Wheeler Winston Dixon
Video Artist / Cultural Theorist / Film and Digital Historian
One of the most important, controversial, and prolific filmmakers in history, Jean-Luc Godard has maintained an unbroken string of films in various genres and mediums from the late 1950s onward. Godard has established a reputation as a rebel who can work within and outside the system, producing films that are creative, breathtakingly beautiful, and yet commercial enough to earn back their production costs.
Free from the jargon and value judgments that have marred much of what has been written about Godard, this is the only book that covers the entirety of Godard's career, from his early film criticism for Cahiers du Cinema to his video/film work in the 1990s. Illustrated with forty-six rare stills and researched in detail, this is one of the most comprehensive books on the iconoclastic director.
"The recent films of Jean-Luc Godard do not command the center stage held by his revolutionary work of the early 1960s. But he remains a compelling and prolific visual essayist, the 'philosopher renegade,' as he still makes small, personal, moralist films. This comprehensive critical biography should renew interest in the cinema's most inspired modern innovator.
Dixon devotes equal space to Godard's early guerrilla assault on genre entertainments, from A Bout de souffle (Breathless, 1960) to La Chinoise (1967), and to his later work - both his political-activist partnership with Jean-Pierre Gorin (from Le Week-end, 1967, on) and his autumnal film and video meditations on loss, aging, and the death of cinema, coauthored with Anne-Marie Mieville. For each work the author provides production background, a succinct description and appraisal, and a summary of formal and thematic concerns. Both in their form and polemic Godard's films proved the prototype of postmdernism and postnarrativism.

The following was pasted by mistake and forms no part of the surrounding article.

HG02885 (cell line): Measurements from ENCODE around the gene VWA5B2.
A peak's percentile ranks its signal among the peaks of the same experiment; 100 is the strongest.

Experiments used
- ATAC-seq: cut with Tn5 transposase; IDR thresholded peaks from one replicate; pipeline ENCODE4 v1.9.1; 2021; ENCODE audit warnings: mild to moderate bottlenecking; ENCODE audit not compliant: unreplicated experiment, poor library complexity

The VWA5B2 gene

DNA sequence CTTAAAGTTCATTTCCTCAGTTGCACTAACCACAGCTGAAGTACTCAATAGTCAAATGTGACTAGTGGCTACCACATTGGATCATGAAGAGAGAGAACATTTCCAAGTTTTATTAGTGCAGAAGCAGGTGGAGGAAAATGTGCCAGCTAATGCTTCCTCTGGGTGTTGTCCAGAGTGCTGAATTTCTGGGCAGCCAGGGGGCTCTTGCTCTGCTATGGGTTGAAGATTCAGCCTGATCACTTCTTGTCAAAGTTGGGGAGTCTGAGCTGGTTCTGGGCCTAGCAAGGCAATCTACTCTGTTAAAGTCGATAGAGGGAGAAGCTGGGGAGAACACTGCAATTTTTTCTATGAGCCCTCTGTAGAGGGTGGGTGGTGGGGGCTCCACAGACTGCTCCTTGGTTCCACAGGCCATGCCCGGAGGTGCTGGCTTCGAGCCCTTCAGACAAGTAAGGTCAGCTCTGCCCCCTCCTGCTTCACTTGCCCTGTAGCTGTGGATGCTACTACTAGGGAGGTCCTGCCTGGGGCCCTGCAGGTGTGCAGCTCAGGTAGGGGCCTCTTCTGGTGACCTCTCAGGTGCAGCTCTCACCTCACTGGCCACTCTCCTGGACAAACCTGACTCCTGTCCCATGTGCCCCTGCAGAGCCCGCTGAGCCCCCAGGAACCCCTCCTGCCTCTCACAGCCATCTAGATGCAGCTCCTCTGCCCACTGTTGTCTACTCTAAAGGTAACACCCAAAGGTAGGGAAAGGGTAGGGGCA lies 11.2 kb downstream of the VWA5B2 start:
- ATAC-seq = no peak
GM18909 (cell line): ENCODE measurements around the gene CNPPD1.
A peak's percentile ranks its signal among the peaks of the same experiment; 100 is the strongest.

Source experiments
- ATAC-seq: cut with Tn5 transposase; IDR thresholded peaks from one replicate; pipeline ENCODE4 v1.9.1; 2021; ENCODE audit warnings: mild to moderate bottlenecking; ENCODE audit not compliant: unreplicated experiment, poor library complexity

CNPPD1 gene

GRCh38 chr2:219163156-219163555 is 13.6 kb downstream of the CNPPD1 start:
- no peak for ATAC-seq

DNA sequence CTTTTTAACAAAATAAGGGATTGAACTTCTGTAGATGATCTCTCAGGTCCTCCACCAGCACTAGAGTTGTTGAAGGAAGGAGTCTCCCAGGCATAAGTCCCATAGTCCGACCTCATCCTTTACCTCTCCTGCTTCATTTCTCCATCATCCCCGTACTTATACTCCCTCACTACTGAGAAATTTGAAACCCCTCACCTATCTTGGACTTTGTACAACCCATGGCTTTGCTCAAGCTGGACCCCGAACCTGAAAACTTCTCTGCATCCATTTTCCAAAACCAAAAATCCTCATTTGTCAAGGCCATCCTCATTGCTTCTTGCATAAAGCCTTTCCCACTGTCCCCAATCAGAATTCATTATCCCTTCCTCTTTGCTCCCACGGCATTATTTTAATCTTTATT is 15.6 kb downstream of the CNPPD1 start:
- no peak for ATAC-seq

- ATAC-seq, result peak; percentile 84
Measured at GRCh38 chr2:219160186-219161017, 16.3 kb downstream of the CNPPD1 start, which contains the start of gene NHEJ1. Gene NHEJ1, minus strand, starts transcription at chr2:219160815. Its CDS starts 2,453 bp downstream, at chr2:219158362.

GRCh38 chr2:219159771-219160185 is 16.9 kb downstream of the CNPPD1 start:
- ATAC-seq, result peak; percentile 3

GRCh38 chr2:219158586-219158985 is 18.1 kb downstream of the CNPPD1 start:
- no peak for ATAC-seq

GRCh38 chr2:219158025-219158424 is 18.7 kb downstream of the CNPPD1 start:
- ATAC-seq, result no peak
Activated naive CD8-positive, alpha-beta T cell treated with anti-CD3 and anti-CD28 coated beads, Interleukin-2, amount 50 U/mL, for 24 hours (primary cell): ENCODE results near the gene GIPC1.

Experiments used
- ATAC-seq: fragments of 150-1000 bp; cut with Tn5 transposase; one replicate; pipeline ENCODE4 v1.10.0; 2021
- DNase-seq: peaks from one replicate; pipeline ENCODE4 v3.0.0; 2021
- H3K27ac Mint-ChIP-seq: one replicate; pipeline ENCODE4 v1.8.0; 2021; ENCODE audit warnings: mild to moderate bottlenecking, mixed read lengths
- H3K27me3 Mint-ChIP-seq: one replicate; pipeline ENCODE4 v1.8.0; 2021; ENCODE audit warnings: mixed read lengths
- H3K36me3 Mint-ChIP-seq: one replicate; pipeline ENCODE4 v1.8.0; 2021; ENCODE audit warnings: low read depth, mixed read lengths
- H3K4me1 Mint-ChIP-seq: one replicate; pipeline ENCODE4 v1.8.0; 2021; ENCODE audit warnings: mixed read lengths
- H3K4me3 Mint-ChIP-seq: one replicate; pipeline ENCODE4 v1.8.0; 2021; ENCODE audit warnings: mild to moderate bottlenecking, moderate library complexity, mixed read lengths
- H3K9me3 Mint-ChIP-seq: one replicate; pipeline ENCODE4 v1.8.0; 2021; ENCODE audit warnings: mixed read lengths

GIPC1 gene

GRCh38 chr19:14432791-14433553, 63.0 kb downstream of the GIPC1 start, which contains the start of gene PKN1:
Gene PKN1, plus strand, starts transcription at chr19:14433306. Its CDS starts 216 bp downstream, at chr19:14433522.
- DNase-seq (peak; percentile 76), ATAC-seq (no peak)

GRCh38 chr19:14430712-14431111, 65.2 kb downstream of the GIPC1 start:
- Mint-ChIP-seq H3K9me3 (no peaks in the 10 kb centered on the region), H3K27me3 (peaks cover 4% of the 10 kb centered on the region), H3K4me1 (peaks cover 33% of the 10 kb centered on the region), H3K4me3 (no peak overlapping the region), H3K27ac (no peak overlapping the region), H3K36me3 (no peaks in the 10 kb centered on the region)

Single-handedly he converted an entertainment medium into a 'cinema of resistance.' The mirror he holds to the viewer exposes the collective and personal selves behind the shields of imagery and language. Godard's unique position is as futurist archivist, anticipating how present society's incipient ruins will be read. A 43-page filmography helps make this the fullest English-language survey to date of Godard's career. All academic collections." -- Maurice Yacowar, Choice
"Dixon has written an excellent book, thoroughly researched and documented and distinguished by insightful commentary and wonderful bagatelles. By performing an anatomy on the corpus of Godardian cinema, Dixon discovers not only that Godard has pronounced the death of cinema in his own films but also that the cinematic genre, medium and discipline might well be dead [. . .] It is also an important commentary on the wider movement of nouvelle vague, in popular culture as well as cinema." -- Paul Matthew St. Pierre, Simon Fraser University
"Anyone interested in the history of European films in the last fifty years of the twentieth century needs the kind of comprehensive summing up the book provides. This is a succinct and well-balanced account of a long and distinguished career, with plausible interpretations of Godard as a man, filmmaker, and recorder of our century." -- Edward T. Jones, author of Following Directions: The Cinema of Peter Brook